Dodgers avoid arbitration with Austin Barnes, tender 9, non-tender Yimi Garcia

It took awhile to become official, but the Dodgers tonight tendered contracts to nine of their 12 arbitration-eligible players — including Cody Bellinger, Corey Seager and Julio Urias.

The Dodgers also avoided arbitration with Austin Barnes by agreeing to a 1-year, $1.1 million deal. He was projected to make $1.3 million, according to MLB Trade Rumors. Barnes is coming off another tough offensive season (.203/.293/.340, 68 wRC+), but he’s still the best framing catcher the Dodgers have — that is, until Will Smith gets a shot at full-time, full-season work. For just a little more than a million bucks, the Dodgers could do far worse for a backup catcher. The Dodgers also avoided arbitration with Scott Alexander, as reported last night.

They also parted ways with Yimi Garcia, who was projected to make $1.1 million via arbitration. Some of his numbers look really good, but he was incredibly home run-prone (5.19 FIP, 2.17 HR/9) in 2019 and never regained the form that he showed all the way back in 2015. Another determining factor in the non-tender decision is the fact Garcia is out of minor-league options, so the Dodgers (or any team) couldn’t send him to the minors without exposing him to waivers should he struggle. He ends his 5-plus year stint with the Dodgers with a 3.66 ERA, 4.47 FIP, 1.8 HR/9, 21.1 K-BB% and a 0.1 WAR over 159 2/3 innings.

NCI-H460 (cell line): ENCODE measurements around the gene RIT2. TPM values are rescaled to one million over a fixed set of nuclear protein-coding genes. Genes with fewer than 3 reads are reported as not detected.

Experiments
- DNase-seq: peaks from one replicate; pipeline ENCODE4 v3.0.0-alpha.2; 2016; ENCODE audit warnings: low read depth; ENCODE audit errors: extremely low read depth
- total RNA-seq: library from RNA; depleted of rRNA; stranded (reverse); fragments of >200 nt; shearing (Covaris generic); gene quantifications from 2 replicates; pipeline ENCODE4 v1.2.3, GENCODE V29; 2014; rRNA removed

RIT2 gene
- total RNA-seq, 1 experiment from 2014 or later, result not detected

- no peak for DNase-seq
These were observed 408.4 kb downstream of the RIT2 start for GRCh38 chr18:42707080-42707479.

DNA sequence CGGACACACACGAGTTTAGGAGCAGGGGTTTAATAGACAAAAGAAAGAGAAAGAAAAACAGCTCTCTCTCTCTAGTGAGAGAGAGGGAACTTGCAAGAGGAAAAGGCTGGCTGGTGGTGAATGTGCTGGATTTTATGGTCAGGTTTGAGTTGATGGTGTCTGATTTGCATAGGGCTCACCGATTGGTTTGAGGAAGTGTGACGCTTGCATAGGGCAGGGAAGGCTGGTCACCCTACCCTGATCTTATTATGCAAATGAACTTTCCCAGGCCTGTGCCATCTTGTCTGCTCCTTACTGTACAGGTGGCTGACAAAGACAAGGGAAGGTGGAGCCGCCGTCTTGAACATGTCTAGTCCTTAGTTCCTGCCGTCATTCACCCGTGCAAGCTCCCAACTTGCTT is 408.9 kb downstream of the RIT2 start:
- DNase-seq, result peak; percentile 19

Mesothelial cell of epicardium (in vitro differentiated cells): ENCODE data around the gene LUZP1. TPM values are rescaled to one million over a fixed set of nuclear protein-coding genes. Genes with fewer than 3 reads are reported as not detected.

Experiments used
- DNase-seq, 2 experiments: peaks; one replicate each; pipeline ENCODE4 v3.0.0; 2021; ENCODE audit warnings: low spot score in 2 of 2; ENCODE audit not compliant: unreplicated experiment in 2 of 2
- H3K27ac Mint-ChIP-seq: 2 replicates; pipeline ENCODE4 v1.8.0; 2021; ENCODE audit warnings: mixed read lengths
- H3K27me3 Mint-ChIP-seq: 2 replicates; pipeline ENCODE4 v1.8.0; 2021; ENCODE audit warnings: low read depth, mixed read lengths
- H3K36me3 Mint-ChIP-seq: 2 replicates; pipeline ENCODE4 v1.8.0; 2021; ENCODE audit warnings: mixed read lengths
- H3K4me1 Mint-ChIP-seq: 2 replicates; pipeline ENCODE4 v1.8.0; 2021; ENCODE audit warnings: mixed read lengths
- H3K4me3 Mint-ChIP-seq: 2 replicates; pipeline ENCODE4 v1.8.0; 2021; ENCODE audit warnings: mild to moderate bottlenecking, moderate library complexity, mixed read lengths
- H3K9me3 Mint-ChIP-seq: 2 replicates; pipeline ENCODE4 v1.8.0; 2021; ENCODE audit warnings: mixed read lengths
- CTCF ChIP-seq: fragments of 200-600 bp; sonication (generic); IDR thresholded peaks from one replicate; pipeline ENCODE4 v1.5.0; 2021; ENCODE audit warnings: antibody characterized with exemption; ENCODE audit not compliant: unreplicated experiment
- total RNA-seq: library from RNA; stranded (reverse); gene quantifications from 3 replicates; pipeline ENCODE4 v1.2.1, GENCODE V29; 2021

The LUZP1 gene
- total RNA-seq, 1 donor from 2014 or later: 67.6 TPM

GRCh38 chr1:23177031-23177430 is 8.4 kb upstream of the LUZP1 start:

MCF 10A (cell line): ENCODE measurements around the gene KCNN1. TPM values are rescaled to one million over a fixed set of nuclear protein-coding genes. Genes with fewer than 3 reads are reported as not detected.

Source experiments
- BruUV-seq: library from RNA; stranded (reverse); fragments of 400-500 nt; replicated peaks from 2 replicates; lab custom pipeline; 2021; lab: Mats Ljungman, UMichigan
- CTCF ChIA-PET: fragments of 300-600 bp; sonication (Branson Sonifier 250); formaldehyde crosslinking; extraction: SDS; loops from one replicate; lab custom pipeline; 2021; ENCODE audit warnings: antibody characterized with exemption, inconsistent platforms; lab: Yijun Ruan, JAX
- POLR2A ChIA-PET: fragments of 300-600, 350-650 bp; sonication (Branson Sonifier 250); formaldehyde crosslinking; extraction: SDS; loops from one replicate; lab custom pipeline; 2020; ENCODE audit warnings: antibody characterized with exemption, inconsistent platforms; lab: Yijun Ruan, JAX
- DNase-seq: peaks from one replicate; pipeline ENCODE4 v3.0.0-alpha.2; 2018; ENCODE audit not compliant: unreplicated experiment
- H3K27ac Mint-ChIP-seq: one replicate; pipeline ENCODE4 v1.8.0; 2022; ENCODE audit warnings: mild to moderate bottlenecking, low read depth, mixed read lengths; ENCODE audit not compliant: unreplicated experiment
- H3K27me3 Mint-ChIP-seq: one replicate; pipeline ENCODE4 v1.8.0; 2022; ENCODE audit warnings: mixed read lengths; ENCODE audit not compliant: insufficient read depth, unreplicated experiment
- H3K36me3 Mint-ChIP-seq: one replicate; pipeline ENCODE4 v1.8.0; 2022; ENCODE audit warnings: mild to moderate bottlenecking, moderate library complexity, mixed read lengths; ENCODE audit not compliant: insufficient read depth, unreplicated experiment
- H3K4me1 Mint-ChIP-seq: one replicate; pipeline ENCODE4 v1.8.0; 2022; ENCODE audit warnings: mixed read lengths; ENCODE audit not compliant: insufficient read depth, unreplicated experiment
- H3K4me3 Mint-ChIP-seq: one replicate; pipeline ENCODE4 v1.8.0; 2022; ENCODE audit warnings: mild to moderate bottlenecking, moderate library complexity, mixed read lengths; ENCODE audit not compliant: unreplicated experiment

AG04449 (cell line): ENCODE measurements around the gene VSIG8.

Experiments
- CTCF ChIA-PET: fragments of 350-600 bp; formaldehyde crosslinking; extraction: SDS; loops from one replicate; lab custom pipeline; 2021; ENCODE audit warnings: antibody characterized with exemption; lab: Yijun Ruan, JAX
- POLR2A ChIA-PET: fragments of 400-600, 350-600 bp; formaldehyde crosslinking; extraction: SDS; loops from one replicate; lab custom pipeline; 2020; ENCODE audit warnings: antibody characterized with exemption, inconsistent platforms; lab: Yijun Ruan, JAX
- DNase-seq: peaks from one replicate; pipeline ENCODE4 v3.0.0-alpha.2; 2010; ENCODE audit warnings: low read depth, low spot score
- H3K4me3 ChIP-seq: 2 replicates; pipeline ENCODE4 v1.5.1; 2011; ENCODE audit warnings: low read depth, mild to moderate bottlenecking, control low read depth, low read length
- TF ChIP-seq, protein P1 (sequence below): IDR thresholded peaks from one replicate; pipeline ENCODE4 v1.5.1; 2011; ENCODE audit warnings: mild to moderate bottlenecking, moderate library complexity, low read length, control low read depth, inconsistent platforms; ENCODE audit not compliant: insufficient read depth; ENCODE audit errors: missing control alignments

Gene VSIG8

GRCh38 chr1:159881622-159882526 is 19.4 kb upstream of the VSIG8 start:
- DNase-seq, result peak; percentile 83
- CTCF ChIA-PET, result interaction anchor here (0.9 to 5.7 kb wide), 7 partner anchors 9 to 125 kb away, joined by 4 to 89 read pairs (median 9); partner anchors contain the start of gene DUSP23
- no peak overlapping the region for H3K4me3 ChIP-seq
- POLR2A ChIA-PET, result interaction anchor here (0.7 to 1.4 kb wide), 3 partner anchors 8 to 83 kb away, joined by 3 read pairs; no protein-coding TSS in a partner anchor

Of the remaining nine players arb-eligible players, Bellinger projects to make the most, with Seager checking in second. A more complete breakdown of that situation can be found here.

The Dodgers’ 40-man roster stands at 39 with the non-tendering of Garcia.

About Dustin Nosler

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Dustin Nosler began writing about the Dodgers in July 2009 at his blog, Feelin' Kinda Blue. He co-hosted a weekly podcast with Jared Massey called Dugout Blues. He was a contributor/editor at The Hardball Times and True Blue LA. He graduated from California State University, Sacramento, with his bachelor’s degree in journalism and a minor in digital media. While at CSUS, he worked for the student-run newspaper The State Hornet for three years, culminating with a 1-year term as editor-in-chief. He resides in Stockton, Calif.